Changes to IFRS 15, part one

The IASB has issued Clarifications to IFRS 15 Revenue from Contracts with Customers.

These clarifications, as the accompanying news release sums it up, “do not change the underlying principles of the Standard but clarify how those principles should be applied. They arise as a result of discussions of the Transition Resource Group (TRG). The TRG was set up jointly by the Board and the (FASB) to assist companies with implementing the new Standard.” They have the same effective date as IFRS 15 as a whole, January 1, 2018.

We covered the main items in a series of articles at the time the IASB issued the exposure draft, and the substance of them hasn’t changed too much in the final version. Here’s a brief summary, with links to the earlier posts:

Principal vs. agent

In some cases, it will be important for an entity to determine whether the nature of its promise to a customer is a performance obligation to provide goods or services that it controls itself (i.e. the entity is a principal) or rather to provide goods or services controlled by others (i.e. the entity is an agent). Of course, this distinction exists under current standards as well, but it’s more central to the structure of IFRS 15. As in current IAS 18, the standard doesn’t provide a “bright line” for distinguishing between the two situations, but provides a list of indicators that an entity is acting as an agent. The IASB has tried to address various points of confusion, by making the following changes (among others):

  • reframing the indicators as indicators of when an entity controls a specified good or service before transfer, rather than as indicators that an entity does not control the specified good or service before transfer.
  • adding guidance to explain how each indicator supports the assessment of control.
  • removing the indicators relating to the form of the consideration and to exposure to credit risk.
  • clarifying that the indicators are not an exhaustive list and merely support the assessment of control—they do not replace or override that assessment. One or more of the indicators might provide more persuasive evidence to support the assessment of control in different scenarios.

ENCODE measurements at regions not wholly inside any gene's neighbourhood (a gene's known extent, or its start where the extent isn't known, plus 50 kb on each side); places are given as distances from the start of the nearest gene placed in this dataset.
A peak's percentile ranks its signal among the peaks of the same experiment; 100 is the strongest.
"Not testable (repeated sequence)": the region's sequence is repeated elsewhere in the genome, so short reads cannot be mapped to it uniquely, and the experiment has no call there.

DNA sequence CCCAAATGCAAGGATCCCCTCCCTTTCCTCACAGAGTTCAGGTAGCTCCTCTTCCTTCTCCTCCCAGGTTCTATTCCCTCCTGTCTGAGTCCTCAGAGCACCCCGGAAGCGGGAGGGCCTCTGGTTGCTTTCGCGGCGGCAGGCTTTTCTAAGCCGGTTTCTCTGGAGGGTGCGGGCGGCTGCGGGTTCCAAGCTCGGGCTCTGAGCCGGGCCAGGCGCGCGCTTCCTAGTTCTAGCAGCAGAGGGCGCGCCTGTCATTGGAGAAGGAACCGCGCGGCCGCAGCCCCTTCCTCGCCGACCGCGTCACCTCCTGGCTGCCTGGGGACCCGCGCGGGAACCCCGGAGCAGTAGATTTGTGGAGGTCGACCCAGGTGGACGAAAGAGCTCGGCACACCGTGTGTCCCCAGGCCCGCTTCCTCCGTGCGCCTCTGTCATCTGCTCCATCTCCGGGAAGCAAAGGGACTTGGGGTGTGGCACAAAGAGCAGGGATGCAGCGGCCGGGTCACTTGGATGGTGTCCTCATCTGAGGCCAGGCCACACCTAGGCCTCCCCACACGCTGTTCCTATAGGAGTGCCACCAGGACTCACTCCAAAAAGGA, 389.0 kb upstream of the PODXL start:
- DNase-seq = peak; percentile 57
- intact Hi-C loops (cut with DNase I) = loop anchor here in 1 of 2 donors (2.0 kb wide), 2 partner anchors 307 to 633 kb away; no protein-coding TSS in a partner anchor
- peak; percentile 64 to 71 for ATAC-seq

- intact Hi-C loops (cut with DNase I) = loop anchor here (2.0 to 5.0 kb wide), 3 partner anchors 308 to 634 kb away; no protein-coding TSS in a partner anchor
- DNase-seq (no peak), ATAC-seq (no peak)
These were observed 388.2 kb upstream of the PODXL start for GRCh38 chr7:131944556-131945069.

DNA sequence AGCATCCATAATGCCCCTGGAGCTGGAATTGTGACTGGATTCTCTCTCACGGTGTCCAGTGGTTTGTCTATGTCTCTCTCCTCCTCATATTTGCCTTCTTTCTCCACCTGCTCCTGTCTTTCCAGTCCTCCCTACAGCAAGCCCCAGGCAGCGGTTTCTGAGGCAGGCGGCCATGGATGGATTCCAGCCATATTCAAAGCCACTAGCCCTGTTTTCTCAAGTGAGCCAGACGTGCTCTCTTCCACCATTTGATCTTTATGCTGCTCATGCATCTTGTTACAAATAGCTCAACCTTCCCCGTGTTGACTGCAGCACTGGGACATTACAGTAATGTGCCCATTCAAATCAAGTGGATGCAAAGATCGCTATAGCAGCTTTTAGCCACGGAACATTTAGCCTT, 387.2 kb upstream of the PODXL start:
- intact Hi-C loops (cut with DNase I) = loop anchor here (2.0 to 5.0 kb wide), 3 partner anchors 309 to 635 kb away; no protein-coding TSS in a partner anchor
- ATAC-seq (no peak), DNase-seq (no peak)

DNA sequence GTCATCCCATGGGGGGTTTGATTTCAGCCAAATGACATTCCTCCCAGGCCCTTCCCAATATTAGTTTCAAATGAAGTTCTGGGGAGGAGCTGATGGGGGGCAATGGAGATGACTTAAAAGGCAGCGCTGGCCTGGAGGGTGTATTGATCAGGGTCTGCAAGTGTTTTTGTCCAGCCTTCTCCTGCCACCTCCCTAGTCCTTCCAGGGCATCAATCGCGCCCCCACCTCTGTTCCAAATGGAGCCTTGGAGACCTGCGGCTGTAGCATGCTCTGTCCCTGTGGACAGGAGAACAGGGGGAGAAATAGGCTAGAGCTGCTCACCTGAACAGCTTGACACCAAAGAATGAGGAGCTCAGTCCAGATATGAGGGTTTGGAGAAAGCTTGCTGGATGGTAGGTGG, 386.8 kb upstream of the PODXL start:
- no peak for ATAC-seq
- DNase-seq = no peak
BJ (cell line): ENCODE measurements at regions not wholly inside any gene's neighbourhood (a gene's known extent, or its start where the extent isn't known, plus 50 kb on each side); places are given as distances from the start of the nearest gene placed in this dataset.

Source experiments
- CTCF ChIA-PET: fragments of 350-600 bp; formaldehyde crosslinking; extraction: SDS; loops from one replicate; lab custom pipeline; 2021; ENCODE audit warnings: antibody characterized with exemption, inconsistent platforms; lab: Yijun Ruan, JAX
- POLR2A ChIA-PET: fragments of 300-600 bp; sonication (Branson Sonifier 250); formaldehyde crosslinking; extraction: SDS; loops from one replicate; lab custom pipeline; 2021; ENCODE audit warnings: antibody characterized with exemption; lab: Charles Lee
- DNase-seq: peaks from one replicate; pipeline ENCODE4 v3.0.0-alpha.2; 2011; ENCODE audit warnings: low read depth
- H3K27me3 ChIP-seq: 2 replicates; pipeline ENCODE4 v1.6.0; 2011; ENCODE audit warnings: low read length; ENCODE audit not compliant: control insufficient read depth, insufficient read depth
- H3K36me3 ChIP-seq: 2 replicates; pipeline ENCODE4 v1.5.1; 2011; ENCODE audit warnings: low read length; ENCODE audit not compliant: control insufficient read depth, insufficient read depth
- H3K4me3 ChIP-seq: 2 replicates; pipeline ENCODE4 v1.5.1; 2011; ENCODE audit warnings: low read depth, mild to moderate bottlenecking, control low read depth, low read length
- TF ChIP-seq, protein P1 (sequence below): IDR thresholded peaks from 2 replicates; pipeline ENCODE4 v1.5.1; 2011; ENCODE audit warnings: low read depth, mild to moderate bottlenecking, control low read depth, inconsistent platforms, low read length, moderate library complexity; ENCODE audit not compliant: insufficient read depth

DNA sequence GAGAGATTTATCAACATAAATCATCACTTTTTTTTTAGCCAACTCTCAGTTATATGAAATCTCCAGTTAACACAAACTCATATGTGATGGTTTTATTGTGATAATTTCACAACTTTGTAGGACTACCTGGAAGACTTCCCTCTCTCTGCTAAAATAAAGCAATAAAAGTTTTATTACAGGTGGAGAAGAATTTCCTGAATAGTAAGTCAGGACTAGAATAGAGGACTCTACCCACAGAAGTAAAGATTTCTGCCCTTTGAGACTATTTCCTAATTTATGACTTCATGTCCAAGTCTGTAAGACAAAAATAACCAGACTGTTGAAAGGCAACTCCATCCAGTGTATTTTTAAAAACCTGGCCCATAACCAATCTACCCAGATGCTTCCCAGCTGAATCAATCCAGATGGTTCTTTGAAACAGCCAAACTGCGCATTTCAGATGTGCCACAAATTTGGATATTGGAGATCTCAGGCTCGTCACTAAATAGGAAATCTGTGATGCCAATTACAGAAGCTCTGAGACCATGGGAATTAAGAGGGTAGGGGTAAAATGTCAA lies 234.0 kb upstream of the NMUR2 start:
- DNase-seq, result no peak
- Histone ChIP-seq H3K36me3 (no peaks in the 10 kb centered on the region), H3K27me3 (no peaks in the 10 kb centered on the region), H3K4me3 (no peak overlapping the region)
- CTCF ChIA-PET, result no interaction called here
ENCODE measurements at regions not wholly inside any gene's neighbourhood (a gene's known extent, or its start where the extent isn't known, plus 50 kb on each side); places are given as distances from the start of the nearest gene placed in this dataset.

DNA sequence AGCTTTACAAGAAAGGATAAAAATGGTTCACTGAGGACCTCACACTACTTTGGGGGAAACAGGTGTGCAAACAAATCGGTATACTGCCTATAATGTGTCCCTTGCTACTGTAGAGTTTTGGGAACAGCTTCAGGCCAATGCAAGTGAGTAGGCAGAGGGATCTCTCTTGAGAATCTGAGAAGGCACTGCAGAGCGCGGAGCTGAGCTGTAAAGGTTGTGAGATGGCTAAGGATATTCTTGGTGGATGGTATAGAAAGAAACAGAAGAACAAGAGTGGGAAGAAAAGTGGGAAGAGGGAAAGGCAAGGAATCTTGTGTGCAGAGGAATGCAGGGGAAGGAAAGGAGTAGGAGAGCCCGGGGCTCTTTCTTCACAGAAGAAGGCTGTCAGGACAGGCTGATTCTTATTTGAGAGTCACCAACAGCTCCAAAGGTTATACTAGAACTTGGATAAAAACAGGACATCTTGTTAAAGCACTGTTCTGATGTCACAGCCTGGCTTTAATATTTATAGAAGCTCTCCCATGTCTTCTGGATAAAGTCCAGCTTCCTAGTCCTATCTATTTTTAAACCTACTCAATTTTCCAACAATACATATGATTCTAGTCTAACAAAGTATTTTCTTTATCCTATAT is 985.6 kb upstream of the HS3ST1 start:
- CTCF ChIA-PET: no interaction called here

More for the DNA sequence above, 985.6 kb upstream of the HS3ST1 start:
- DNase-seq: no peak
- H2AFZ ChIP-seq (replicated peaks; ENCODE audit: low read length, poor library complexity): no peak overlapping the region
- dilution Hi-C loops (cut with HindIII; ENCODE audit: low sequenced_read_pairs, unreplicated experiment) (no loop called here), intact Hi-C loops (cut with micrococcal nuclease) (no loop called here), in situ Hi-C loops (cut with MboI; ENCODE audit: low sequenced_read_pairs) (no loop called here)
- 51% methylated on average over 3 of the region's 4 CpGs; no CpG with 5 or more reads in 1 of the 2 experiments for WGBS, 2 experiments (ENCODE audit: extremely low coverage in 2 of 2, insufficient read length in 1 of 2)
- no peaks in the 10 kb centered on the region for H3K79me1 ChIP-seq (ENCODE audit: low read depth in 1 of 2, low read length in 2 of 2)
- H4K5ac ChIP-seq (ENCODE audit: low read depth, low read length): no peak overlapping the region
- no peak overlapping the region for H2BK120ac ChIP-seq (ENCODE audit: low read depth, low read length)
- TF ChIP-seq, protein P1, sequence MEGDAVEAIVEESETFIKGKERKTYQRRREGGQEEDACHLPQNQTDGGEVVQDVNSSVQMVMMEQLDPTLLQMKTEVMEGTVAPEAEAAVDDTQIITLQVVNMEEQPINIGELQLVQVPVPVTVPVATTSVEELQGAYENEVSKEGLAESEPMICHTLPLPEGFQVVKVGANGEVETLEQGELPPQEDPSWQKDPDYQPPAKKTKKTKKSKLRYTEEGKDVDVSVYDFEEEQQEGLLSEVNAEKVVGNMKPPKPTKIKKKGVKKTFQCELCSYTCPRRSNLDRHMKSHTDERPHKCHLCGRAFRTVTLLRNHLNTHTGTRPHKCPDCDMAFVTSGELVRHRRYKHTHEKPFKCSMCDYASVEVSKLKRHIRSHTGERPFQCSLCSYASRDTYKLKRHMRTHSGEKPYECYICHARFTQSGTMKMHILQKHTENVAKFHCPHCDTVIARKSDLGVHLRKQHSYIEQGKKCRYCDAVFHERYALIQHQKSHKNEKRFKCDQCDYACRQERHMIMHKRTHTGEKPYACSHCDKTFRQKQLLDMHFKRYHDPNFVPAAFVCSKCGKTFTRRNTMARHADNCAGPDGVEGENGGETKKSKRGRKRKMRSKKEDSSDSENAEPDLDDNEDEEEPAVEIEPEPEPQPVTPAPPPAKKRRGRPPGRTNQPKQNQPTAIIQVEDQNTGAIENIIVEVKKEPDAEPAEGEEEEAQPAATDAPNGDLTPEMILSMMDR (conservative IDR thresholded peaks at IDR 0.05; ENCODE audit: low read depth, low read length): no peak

Identifying the performance obligations

A good or service that’s promised to a customer is distinct if the customer can benefit from the good or service either on its own or together with other resources that are readily available to it (i.e. the good or service is capable of being distinct); and the entity’s promise to transfer the good or service to the customer is separately identifiable from other promises in the contract (i.e. the good or service is distinct within the context of the contract). This assessment will often be key to determining whether a particular aspect of a contract can be regarded as a separate performance obligation. IFRS 15.29(c) sets out some factors indicating that an entity’s promise to transfer a good or service to a customer is separately identifiable, including that the good or service isn’t highly dependent on, or highly interrelated with, other goods or services promised in the contract.

The IASB identified a risk of this concept being applied more broadly than intended, resulting in items being inappropriately combined as a single performance obligation. Questions arose about scenarios in which one of the promised goods or services depends on the transfer of another, such as a contract for equipment and also for related consumables required for the equipment to function. The board intends its amendments to clarify its intentions, without changing the underlying principle. To illustrate, it notes among other things that “in a contract to build a wall, the promise to provide bricks and the promise to provide labour are not separately identifiable from each other within the context of the contract because those promises together comprise the promise to the customer to build the wall.”

Recognizing the revenue from a licence

Where an entity’s promise to grant a licence to a customer is distinct from the other promised goods or services in the contract and so constitutes a separate performance obligation, the entity determines whether the licence transfers to the customer at a point in time or rather over a period of time. This requires considering whether the nature of the entity’s promise in granting the licence to a customer is to provide the customer with:

  • (a) a right to access the entity’s intellectual property as it exists throughout the licence period; or
  • (b) a right to use the entity’s intellectual property as it exists at the point in time at which the licence is granted.

The distinction depends on whether the intellectual property to which the customer has rights will change during the licence period. An entity’s activities significantly affect the intellectual property when they’re expected to significantly change its form (for example, the design or content) or its functionality (for example, the ability to perform a function or task); or when the customer’s ability to obtain benefit from the intellectual property is substantially derived from, or depends upon, those activities. For example, the benefit from a brand is often derived from or depends on the entity’s ongoing activities to support or maintain its value. The board’s amendments attempt to clarify this aspect of the standard.

More to come on this…

The opinions expressed are solely those of the author

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